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Parts of speech : Adjective
Derivatives : restlessly
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Parts Of Speech
"I have a surprise for you, my dears," said mother as she came into the living room one morning, followed by a bright-looking boy about ten years of age. "Here is your cousin Charlie to come to spend the day with you."
Dolly and May were delighted, and Mother said they might stay out all the morning. For the first hour, they were very happy. There were so many new things to show Charlie. But he happened to be one of those restless boys who get tired of things very quickly.
"What shall we do next?" he kept saying. They tried to hunt for eggs in the barn, but he soon called that "slow."
"Let's go and pick blackberries in the upper field," said little May.
So they started off and had only picked a very little while when Charlie suddenly asked: "Whose garden is that just across the next field?"
"It's Farmer John’s," replied Dolly.
"Let's climb over and get some apples," said Charlie.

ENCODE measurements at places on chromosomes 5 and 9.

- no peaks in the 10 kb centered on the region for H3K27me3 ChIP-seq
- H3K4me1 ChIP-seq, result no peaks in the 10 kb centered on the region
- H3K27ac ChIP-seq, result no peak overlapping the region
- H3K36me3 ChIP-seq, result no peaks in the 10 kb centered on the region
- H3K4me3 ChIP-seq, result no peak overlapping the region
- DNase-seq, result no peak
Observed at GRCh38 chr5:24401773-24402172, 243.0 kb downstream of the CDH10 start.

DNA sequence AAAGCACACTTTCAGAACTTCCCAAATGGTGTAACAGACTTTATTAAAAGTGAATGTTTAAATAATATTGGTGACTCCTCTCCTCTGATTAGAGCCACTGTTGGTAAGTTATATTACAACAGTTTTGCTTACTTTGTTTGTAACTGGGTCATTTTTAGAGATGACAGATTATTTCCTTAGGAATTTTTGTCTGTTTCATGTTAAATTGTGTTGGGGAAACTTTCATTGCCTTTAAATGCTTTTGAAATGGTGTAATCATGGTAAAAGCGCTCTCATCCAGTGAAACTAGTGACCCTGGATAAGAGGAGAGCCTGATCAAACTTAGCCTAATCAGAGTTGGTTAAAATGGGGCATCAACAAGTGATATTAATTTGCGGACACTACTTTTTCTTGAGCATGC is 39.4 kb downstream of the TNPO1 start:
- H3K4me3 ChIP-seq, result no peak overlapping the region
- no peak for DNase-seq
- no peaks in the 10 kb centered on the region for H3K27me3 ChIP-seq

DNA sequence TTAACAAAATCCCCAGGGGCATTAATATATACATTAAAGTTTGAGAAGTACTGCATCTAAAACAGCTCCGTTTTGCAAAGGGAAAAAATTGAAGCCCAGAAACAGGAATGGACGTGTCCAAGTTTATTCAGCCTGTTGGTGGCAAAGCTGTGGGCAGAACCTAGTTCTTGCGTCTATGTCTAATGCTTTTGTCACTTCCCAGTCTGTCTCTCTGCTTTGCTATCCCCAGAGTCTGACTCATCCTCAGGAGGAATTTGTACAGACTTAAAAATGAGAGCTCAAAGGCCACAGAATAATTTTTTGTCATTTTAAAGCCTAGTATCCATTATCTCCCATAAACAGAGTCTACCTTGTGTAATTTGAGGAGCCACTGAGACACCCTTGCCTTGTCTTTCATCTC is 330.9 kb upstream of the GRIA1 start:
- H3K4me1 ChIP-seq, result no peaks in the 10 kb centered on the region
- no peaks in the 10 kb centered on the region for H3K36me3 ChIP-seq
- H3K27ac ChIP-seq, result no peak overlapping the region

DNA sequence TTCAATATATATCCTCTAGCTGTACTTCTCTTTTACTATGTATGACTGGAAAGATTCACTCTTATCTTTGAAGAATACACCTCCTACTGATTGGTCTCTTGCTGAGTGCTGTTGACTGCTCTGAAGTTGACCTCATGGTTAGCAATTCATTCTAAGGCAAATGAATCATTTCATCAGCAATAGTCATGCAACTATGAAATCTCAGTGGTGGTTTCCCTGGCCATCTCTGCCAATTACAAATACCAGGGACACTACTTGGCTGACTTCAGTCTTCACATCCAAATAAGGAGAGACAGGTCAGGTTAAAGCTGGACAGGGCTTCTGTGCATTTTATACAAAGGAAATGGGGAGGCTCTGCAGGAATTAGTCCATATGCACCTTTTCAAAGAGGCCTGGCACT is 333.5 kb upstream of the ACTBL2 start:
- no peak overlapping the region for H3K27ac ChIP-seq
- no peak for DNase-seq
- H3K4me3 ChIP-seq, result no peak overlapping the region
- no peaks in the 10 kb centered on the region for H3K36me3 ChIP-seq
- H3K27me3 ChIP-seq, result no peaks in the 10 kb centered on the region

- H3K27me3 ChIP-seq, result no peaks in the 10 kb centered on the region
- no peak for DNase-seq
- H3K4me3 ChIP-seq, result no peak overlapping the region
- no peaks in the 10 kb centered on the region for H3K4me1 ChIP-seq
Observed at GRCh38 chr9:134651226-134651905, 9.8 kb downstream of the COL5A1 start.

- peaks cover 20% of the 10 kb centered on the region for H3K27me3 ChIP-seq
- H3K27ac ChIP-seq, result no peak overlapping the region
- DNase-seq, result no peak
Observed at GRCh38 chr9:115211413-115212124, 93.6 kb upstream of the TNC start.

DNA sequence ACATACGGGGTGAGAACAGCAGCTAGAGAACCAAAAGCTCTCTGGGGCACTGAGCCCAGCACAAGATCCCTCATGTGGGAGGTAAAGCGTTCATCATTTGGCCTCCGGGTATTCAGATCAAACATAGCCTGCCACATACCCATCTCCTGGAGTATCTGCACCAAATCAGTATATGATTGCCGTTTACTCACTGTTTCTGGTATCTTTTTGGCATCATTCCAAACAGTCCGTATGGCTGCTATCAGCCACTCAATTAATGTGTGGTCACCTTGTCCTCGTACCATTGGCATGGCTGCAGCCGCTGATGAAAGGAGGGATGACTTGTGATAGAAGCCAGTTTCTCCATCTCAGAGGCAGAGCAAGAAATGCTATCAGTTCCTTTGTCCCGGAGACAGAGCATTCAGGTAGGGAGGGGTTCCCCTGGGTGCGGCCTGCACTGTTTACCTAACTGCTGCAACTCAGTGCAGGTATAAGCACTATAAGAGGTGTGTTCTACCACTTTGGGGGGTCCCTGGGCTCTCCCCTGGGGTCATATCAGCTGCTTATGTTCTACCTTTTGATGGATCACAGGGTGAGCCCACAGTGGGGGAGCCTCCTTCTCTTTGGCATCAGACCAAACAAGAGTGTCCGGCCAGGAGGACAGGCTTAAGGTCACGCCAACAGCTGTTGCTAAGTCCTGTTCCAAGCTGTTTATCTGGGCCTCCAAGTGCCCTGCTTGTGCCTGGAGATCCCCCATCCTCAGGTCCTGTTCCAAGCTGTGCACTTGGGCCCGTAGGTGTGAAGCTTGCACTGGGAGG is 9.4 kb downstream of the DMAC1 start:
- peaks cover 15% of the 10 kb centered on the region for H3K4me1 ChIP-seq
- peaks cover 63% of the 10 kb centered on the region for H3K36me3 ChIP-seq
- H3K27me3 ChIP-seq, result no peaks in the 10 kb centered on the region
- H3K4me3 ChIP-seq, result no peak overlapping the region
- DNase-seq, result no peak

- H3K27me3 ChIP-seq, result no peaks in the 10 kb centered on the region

Dolly and May opened their eyes wide. "That would be stealing," they both cried together.
Charlie disagreed. "That's just like girls—always afraid to do anything. I want to get some. You can wait till I come back."
They waited for a long time, but he didn't return, so they went slowly home. It was nearly tea-time when Mother came and said: "Farmer John has brought cousin Charlie back." And a very sad-looking boy he was.
When he had filled his pockets and was about to come down, he saw Rover, the large and mean farm dog, waiting for him below; so he had to stay in the tree and might have had to stay all night, but the farmer happened to ride by, and he heard the dog barking.
Dolly and May were very sorry for him. Their mother did not yell at him as she meant to do, because, she said, “his fear had been punishment enough."
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